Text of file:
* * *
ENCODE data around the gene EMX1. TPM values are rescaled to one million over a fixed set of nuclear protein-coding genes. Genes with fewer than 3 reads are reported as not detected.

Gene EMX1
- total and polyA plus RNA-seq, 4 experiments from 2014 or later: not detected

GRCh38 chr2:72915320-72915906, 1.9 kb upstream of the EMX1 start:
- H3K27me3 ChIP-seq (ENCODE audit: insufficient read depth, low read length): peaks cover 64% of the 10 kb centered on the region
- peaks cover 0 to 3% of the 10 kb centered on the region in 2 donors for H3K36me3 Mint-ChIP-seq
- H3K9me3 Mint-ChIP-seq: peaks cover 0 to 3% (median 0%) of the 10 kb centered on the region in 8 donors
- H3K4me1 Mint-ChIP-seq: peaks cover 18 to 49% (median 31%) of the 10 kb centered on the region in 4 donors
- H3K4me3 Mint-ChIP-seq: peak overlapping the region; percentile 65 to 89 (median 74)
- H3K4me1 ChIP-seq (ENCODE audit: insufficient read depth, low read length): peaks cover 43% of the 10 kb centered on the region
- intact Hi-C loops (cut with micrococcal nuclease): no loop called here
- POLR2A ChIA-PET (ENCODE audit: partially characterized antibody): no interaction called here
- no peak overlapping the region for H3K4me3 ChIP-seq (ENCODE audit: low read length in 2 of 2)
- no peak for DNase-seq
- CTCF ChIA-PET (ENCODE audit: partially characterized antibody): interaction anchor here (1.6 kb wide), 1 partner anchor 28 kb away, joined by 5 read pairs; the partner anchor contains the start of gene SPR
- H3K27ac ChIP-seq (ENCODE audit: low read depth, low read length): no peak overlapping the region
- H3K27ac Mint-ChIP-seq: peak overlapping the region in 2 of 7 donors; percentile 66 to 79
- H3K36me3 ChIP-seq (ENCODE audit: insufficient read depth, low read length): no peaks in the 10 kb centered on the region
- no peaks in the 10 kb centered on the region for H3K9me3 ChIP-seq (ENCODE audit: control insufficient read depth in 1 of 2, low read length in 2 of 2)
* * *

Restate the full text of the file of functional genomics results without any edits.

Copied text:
ENCODE data around the gene EMX1. TPM values are rescaled to one million over a fixed set of nuclear protein-coding genes. Genes with fewer than 3 reads are reported as not detected.

Gene EMX1
- total and polyA plus RNA-seq, 4 experiments from 2014 or later: not detected

GRCh38 chr2:72915320-72915906, 1.9 kb upstream of the EMX1 start:
- H3K27me3 ChIP-seq (ENCODE audit: insufficient read depth, low read length): peaks cover 64% of the 10 kb centered on the region
- peaks cover 0 to 3% of the 10 kb centered on the region in 2 donors for H3K36me3 Mint-ChIP-seq
- H3K9me3 Mint-ChIP-seq: peaks cover 0 to 3% (median 0%) of the 10 kb centered on the region in 8 donors
- H3K4me1 Mint-ChIP-seq: peaks cover 18 to 49% (median 31%) of the 10 kb centered on the region in 4 donors
- H3K4me3 Mint-ChIP-seq: peak overlapping the region; percentile 65 to 89 (median 74)
- H3K4me1 ChIP-seq (ENCODE audit: insufficient read depth, low read length): peaks cover 43% of the 10 kb centered on the region
- intact Hi-C loops (cut with micrococcal nuclease): no loop called here
- POLR2A ChIA-PET (ENCODE audit: partially characterized antibody): no interaction called here
- no peak overlapping the region for H3K4me3 ChIP-seq (ENCODE audit: low read length in 2 of 2)
- no peak for DNase-seq
- CTCF ChIA-PET (ENCODE audit: partially characterized antibody): interaction anchor here (1.6 kb wide), 1 partner anchor 28 kb away, joined by 5 read pairs; the partner anchor contains the start of gene SPR
- H3K27ac ChIP-seq (ENCODE audit: low read depth, low read length): no peak overlapping the region
- H3K27ac Mint-ChIP-seq: peak overlapping the region in 2 of 7 donors; percentile 66 to 79
- H3K36me3 ChIP-seq (ENCODE audit: insufficient read depth, low read length): no peaks in the 10 kb centered on the region
- no peaks in the 10 kb centered on the region for H3K9me3 ChIP-seq (ENCODE audit: control insufficient read depth in 1 of 2, low read length in 2 of 2)